The nontraditional approach taken by AB 3 dates back to a recommendation by the UCSB Board of Trustees as part of a study it conducted on IV last summer. Formation through the Assembly affords more flexibility in designing specific powers and representation that may not be included in a traditional CSD.

One example of the flexibility afforded by the Assembly process is the nontraditional board structure written into the bill. The legislation calls for a seven-member board comprised of both elected and appointed officials. Five members are to be elected at large within the district, one appointed by the board of supervisors, and one appointed by the UCSB chancellor, all for four-year terms. The appointed positions have been included to help mitigate concerns about the transience of Isla Vista’s student population.

LAFCO commissioner Craig Geyer, also president of the Santa Barbara chapter of the California Special Districts Association, still thinks the at-large elections are “a disaster waiting to happen.” He pointed to the Isla Vista Recreation and Parks District as an example, noting that student directors elected to the board in the last 10 years have served terms averaging below 18 months in length.

“The last thing Isla Vista needs is another failure,” he said. “AB 3 is a failure waiting to happen.”

Associated Students External Vice President of Local Affairs Cameron Schunk called attempts at deterring AB 3 “sandbagging,” targeted only at maintaining the status quo in IV. Though the recent amendment does not follow the LAFCO process exactly, he maintains that it follows the “spirit of the law” by including LAFCO in the formation process after approval of the bill. The commission’s real issue with the bill, he claimed, is that it does not want to fund the ballot measure should the bill be passed.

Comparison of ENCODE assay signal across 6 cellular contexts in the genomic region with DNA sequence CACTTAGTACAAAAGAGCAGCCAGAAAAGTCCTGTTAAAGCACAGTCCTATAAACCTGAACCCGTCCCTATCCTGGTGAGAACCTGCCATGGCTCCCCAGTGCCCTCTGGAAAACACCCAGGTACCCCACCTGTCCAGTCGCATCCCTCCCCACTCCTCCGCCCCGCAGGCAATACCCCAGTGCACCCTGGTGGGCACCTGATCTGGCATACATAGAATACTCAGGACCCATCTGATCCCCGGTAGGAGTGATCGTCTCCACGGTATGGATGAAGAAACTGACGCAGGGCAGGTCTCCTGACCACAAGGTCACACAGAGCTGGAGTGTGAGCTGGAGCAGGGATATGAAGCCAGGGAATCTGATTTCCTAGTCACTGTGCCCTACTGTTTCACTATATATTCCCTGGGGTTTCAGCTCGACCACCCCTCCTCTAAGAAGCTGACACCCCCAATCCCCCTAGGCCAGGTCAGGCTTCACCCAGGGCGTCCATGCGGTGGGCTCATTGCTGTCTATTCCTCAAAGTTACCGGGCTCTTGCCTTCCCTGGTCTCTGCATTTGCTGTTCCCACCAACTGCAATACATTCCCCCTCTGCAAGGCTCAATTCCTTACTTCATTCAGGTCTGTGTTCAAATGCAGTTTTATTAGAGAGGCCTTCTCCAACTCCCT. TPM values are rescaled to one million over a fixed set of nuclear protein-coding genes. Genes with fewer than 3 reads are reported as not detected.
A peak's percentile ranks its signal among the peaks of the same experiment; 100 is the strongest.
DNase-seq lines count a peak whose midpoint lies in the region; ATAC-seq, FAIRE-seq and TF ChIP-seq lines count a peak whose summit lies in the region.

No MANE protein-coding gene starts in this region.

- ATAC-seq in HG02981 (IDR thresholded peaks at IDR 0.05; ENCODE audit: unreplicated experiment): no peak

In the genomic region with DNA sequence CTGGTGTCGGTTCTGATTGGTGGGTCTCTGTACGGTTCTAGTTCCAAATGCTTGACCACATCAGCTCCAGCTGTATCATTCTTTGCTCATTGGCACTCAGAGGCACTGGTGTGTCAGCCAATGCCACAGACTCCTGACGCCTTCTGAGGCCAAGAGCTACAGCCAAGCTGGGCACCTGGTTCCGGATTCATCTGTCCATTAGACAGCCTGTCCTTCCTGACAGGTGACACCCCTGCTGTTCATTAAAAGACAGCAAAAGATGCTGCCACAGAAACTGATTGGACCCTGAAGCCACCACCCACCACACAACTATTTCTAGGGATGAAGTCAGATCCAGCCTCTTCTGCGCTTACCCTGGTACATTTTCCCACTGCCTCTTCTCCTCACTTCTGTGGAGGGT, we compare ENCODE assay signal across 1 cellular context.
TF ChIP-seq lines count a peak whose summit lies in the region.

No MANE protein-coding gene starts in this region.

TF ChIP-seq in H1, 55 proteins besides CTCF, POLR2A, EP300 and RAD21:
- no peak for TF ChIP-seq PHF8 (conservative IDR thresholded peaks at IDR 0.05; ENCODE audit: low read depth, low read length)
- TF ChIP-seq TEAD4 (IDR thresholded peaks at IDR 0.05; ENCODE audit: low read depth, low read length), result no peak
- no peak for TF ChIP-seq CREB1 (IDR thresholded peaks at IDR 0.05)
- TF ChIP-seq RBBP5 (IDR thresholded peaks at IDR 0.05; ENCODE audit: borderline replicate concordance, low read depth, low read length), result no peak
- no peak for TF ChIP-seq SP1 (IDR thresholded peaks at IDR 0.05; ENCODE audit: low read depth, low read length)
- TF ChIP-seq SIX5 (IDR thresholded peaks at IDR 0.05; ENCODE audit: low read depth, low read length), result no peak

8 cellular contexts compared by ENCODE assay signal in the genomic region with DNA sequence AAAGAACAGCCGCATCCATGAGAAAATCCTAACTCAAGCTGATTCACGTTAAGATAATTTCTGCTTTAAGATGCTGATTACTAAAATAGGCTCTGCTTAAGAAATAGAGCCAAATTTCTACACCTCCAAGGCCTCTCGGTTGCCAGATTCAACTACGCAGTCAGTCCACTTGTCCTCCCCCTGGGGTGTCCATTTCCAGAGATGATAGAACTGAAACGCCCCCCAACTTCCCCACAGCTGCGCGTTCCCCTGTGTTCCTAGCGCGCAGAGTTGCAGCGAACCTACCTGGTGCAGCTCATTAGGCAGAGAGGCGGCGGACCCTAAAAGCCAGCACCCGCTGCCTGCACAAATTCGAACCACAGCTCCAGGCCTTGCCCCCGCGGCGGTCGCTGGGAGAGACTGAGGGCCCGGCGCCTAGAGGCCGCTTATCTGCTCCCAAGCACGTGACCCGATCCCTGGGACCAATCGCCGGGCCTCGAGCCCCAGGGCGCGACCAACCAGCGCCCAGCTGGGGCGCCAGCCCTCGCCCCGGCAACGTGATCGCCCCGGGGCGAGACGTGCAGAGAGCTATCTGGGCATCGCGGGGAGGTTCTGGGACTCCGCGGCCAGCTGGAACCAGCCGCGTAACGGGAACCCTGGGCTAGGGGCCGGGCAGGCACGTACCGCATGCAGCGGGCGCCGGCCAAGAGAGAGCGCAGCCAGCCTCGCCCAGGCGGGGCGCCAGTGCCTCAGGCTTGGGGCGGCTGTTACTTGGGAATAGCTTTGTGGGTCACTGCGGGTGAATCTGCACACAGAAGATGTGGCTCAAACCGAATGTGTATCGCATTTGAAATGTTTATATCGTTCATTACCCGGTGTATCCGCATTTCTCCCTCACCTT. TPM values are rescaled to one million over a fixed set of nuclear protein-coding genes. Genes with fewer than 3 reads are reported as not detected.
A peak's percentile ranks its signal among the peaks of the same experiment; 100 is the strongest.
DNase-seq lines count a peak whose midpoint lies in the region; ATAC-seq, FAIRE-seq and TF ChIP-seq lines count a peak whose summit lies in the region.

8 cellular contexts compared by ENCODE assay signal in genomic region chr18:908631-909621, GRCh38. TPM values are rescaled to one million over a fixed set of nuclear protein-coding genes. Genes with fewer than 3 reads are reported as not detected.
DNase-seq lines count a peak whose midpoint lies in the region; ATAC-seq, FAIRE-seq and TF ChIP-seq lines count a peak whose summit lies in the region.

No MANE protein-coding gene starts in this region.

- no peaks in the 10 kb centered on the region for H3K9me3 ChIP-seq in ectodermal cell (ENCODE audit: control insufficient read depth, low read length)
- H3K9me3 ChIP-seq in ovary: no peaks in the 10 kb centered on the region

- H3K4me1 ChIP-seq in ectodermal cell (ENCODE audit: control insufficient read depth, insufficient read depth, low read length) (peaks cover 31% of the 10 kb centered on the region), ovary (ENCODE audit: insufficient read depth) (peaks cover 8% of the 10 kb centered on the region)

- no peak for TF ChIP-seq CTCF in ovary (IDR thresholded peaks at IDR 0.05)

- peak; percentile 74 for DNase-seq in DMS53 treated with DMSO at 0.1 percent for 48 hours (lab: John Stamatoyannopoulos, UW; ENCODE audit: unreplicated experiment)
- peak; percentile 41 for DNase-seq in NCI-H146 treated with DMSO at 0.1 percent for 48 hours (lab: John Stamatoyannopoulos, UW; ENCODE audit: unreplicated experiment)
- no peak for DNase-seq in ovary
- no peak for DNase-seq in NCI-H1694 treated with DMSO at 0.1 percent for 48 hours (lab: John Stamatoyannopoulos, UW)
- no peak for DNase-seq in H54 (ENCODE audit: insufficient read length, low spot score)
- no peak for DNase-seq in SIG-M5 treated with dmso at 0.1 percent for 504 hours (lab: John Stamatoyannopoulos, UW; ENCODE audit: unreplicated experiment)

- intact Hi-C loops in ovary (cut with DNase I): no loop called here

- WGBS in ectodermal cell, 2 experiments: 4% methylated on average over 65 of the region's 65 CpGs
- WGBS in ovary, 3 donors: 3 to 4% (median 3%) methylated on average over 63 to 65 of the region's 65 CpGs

“Is LAFCO asking us to apply to them just so they can deny us again?” he inquired.

As it is currently designed, the district would have several broad powers, including taxation; finance of potential area planning commissions or municipal advisory committees; creation of a tenant mediation program; maintenance of streets, lighting, and community facilities; parking regulation; and instatement of additional police protection.

Third District County Supervisor Doreen Farr put forth the motion for the committee to support and monitor the bill. She reminded those in attendance that the legislature has more liberty to customize the design of a CSD and emphasized the importance of such liberty to an unconventional town like IV.

“I think that the reason that the trustees came up with that solution was because they, like all of us, know that Isla Vista is a very unique community,” she said, “and if they fit the standard model, they probably would have gone through the LAFCO process before now.”

Though AB 3 has the support of the legislative committee, the Goleta City Council has postponed its decision on the bill indefinitely. With or without the support of local agencies, the bill will go to a vote of the Assembly Local Government Committee on May 13, to determine whether it will be heard on the Assembly floor.